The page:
V.R. Krishna Iyer, J.
1. The adventurous petitioner imaginatively challenges the vires of Section 7 read with Section 16 of the Prevention of Food Adulteration Act and the relevant rules framed thereunder. The gravamen of his charge is that the above provisions, read together, impose an inflexible minimum sentence of six months R.I. of offender's guilty of sale of adulterated food, excluding in the process even the need to prove mens rea in the accused. This absolute liability, with mandatory sentence, dependent on sophisticated chemical tests and, complicated formulae, is oppressively unreasonable in the illiterate, agrestic realities of little Indian retail trade. Such, in one sentence, is the submission of counsel.
2. The primary props to support this broad submission may be briefly noticed. Counsel complains that there is no classification as between injurious pollutants and innocuous adulterants while proscribing the sentence. Nor is there any intelligent differentiation between petty dealers and giant offenders, and vendors, big and small, are put on the Procrustean bed of stern punishment alike. Articles 14, 19 and 21 are the constitutional artillery employed by counsel to shoot down the said provisions of the Act.
3. Frankly, we are not impressed with the consternation about the constitutionality even if the potential for victimisation affecting smaller people may be real and elicit our commiseration. We may dwell for a moment on the latter grievance against the law a little later. First, we will repel the vice of unconstitutionality.
4. Let us be clear about the basics. Policy is for Parliament, constitutionality for the Court. Protection of public health and regulation of noxious trade belong to the police power of the State and legislation like the Prevention of Food Adulteration Act is of that genre.
5. If a sentence, as here, is prescribed as a mandatory minimum and that is too cruel to comport with Article 21 and too torturesome to be reasonably justifiable or socially defensible under Article 19 then a case for judicial review may arise. But we see none here. Nor can we agree that judge-proof sentencing is per se bad. Sometimes judicial fluctuations in punishment, especially on the softer side where white collar criminals are involved, induce legislative standardisation of sentences, to avoid giving societal protection in hostage to fortune. There is a wide play still left for the court, and mandatory minima are familiar from the days of the Penal Code (Vide Section 302). The prescription of equal protection is not breached either, because within the range of judicial discretion the court deals out to each what he deserves according to established principles.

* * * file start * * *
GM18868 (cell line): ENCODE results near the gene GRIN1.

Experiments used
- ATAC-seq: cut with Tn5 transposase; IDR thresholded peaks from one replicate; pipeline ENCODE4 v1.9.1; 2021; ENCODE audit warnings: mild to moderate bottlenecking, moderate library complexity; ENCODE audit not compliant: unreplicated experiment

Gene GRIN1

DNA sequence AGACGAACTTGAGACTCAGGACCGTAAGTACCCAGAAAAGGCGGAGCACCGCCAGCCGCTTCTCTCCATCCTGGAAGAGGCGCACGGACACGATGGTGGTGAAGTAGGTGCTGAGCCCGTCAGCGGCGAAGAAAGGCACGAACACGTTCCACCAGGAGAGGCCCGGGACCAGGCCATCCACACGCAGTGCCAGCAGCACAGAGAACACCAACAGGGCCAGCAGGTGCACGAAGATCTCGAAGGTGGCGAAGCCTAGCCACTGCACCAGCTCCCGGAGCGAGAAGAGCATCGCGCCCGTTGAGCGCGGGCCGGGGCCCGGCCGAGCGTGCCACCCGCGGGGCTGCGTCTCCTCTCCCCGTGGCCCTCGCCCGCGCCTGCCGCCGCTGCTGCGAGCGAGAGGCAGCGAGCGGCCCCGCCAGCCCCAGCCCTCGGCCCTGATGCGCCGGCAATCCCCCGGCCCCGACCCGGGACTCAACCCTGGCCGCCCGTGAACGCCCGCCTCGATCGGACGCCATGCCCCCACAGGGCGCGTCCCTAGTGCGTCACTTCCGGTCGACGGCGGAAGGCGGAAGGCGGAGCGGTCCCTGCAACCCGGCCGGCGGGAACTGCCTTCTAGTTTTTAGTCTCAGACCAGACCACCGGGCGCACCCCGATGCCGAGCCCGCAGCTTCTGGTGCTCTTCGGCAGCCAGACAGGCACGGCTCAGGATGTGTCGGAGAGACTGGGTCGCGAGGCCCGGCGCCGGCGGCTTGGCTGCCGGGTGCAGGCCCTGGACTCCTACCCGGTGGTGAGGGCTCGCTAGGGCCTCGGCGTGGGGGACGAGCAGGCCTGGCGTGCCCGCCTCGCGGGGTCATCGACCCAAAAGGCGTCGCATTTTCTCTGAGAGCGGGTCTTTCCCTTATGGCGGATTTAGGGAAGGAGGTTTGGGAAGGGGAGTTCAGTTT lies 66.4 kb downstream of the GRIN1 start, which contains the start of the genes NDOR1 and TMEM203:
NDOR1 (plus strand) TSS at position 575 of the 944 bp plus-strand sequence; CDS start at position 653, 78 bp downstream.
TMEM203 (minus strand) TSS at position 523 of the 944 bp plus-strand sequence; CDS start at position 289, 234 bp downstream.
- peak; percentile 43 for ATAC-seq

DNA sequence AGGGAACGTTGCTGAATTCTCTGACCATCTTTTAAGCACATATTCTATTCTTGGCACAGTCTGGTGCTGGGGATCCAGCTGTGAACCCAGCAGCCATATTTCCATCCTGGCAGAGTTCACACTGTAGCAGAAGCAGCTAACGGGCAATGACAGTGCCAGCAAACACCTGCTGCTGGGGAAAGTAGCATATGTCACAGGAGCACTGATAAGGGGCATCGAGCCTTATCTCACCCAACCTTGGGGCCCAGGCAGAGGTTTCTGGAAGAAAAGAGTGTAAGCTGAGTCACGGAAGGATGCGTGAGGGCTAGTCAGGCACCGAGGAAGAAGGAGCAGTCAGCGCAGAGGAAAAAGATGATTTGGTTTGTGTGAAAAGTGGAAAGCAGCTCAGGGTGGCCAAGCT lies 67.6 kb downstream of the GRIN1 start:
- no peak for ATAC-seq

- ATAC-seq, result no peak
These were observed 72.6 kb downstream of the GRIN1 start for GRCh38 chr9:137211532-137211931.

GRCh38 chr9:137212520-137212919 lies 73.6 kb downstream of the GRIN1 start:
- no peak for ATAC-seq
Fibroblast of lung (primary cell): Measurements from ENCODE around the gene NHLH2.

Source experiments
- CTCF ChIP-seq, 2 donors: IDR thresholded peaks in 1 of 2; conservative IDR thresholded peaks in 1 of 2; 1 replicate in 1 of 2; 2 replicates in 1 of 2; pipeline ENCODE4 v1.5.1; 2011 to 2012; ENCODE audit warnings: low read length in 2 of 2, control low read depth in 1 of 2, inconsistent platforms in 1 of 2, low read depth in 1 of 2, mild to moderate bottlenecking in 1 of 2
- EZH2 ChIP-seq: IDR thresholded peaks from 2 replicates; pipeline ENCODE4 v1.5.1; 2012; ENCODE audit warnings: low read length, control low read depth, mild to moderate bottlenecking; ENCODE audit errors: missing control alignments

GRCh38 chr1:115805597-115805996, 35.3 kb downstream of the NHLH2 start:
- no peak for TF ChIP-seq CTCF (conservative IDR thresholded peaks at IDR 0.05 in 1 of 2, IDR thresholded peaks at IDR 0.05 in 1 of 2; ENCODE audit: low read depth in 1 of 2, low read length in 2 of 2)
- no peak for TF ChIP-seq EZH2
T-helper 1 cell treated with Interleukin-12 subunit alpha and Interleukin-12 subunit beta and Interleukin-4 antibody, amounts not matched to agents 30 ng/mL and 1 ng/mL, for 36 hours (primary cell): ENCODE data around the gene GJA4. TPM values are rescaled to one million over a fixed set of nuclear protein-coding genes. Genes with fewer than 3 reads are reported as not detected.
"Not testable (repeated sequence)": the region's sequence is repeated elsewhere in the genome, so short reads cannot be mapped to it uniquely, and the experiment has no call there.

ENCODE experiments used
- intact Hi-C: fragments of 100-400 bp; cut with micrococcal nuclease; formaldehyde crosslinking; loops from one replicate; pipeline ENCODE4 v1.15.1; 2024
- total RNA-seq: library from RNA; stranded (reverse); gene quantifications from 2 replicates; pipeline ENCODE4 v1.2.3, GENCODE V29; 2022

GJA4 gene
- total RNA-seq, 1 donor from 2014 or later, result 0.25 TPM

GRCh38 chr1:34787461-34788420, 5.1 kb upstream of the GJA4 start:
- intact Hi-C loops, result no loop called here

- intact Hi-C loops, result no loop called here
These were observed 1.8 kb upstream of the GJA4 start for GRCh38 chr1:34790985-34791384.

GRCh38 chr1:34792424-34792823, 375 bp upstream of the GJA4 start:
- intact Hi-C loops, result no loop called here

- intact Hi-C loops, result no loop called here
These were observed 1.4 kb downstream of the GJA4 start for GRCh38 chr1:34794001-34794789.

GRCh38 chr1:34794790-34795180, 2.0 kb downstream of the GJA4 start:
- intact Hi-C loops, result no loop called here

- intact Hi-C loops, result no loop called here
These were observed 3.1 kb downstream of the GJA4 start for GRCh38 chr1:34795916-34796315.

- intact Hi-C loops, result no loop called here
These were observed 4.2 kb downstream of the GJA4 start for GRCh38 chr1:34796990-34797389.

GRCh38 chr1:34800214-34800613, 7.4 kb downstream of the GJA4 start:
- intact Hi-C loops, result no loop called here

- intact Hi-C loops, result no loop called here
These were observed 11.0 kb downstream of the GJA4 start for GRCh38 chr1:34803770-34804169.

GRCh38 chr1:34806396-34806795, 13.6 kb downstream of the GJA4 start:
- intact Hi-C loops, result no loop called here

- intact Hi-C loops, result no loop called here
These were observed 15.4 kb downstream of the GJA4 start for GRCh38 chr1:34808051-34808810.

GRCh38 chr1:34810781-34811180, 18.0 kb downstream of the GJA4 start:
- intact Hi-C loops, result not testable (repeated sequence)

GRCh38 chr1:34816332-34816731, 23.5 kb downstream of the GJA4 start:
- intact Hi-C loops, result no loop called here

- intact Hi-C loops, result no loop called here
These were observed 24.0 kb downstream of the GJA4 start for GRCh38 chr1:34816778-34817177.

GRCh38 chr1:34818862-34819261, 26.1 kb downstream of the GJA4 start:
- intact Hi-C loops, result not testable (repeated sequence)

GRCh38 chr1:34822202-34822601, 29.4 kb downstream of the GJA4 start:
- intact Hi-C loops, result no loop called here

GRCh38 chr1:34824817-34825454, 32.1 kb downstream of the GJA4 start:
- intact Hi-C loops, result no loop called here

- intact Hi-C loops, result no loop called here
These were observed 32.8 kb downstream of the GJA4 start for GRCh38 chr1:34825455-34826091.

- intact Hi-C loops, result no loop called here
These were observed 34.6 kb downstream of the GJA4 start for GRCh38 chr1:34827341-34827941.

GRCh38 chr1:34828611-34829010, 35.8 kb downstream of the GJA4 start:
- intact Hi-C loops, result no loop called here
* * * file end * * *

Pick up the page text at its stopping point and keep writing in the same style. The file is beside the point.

6. Shri R.K. Garg feelingly urged that the poor and the weak, who are the larger, lower sector of retail traders, will have to suffer the standardised imprisonment if Food Inspectors can challan them in Court and, on some minor variation in the chemical composition of food sold, get them convicted sans mens rea merely because, along the chain, some bigger trader has fobbed off inferior commodities on them. We are disturbed that it is possible that small men become the victims of harsh law when there is no executive policy which guides prosecution of offenders. Petty victuallers and big sharks operate on society in different degrees and draconian equality will be tempered by flexible policy.
7. This is a matter of penal policy in constitutionality and so it is, in a sense, out of bounds for judicial advice., Even so, we feel constrained to state that public authorities entrusted with the enforcement of regulatory provisions to protect society may, in proper cases, examine those prosecutions which are harassments to the humbler folk even if they technically violate the law and cause only minimal harm to society and decide whether they should at all sanction their prosecution. The Legislature, in its wisdom, may also consider the advisability of resting power somewhere to reduce the sentence without the bigger offender escaping through these wider meshes meant for the smaller offenders. Even otherwise, there is a general power in the Executive to commute sentences and such power can be put into action on a principled basis when small men get caught by the law.
8. We dismiss the Writ petition since there is no constitutional invalidity made out and the grounds urged are more appropriately an appeal to the Parliament and the Executive.